The exploratory jazz percussionist and producer who's decolonising utopia
Ever since Sarathy Korwar’s debut full-length Day to Day was released in 2016, his pursuit of a more political form of ‘Indo’ jazz has become more layered with subsequent releases. The 34-year-old percussionist integrates sounds drawn from his Indian heritage with contemporary jazz, and the resulting album, Kalak, is driven by narratives of anti-colonialism and disrupted promises of utopia.
“This record embodies yesterday and tomorrow,” Korwar tells me. “It’s a telling of the way different cultures think about time. For me, the idea was to write the album title as a palindrome – Kal, meaning tomorrow, reads the same from both right and left side when written as ‘KALAK’, just like in Hindi and Urdu.”
In the age of misinformation dominated by right-wing and nationalist rhetoric, our understanding of the future is severely detached from our cultures and histories. With Kalak, Korwar seeks to present a new way of conceptualising the future by bringing back the anti-colonial spirit of South Asian pasts. On ‘Remember Begum Rokheya’, for example, he pays tribute to Rokeya Sakhawat Hossain, aka Begum Rokeya, a feminist pioneer who worked towards women’s education and emancipation in British India.
“It’s about rethinking our relationship with the future, and with time,” he explains. “It is not a standalone, abstract entity – it’s cyclical. [The future] is rooted in the voices of people who came before us, in the history that was made. The central theme of Kalak is those events and people like Begum Rokheya, and how these rich pasts have been lost in the new discourse of media and literature.”
Korwar claims to have written an Indofuturist manifesto on his new record, one which sways away from the Westernised idea of the future. “Who gets to speculate on our utopias or dystopias?” he asks. “When all our narratives around a better tomorrow are dominantly influenced by right-wing political agendas, it is difficult to imagine a singular idea of utopia.”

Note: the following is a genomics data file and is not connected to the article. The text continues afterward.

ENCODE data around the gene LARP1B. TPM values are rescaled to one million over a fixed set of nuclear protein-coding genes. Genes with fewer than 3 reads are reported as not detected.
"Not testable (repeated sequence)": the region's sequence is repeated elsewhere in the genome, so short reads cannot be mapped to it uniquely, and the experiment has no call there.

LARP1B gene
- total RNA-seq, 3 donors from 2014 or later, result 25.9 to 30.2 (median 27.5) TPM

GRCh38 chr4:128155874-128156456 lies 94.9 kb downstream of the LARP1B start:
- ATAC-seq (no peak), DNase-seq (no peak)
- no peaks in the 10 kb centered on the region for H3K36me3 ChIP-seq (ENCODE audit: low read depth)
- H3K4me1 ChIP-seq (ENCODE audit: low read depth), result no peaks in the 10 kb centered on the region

On Kalak, Korwar took two distinct approaches towards the idea of ‘India’, a word that he is reluctant to use because of its colonialist connotations and paradoxical exclusion of other countries and cultures in the subcontinent.
“First, I tried to imagine a manifesto that’s different from other futurist philosophies like Afrofuturism,” he says. “One that encompasses a myriad of cultures of South Asia, be it India, Pakistan, Bangladesh or Sri Lanka. This Indofuturist manifesto has to be anti-fascist and anti-colonial, and transcend the far-right sentiment of Hindu purity in India [under Hindutva-aligned Indian prime minister Narendra Modi] and the Rohingya crisis of Myanmar. It has to be aware of gender, caste and of queerness.”
The other key pillar of his Indofuturist manifesto is his conception of Kal (‘tomorrow’): “It’s about the ideas of karma, of time not being linear but cyclical. We don’t die, we’re reborn. My manifesto understands that life has consequences far beyond our time on earth,” explains Korwar.
“When we think of the future, we think of utopia,” says Korwar, turning to the album’s lead single, ‘Utopia Is A Colonial Project’. “This track is based on Thomas More’s book from 1516, Utopia. In the book there’s a fictional island which is being renamed after being colonised as the final move towards the erasure of histories and cultures. The so-called utopia was a blueprint for colonisation. Utopias [are mostly looked at] as pristine untouched lands – this comes with the idea of exploitation. Why is utopia never looked at as chaotic cities?”
Korwar’s conceptual commitment on this album extended all the way down to his songwriting approach. To express his ideas of cyclicality, he developed a non-hierarchical system called the ‘Kalak rhythm’ which became central to the album’s composition: “In most music, there is an inherent hierarchy. Verse, chorus, verse. So I started envisioning rhythms that are symbolic of time and cyclicality.”
This new approach incorporates repetition as a songwriting tool, and takes on varied forms throughout the new record. “A non-hierarchical method was liberating to work with,” he says. “My goal was to reach transcendence through repetition. It was about taking an idea and pushing it as much as we could,” says Korwar. “[The intent] was to surrender to something that is larger than me. The circular notation system was inspired by a great deal of Sufi, African and Hindustani classical music. It felt like the most natural way of doing it.”
The result of a wide range of speculative ideas and political principles, Kalak is a musical and conceptual meditation. Perhaps most crucially, it is not about claiming victimhood for his identity and ethnic heritage, but owning and taking pride in it.
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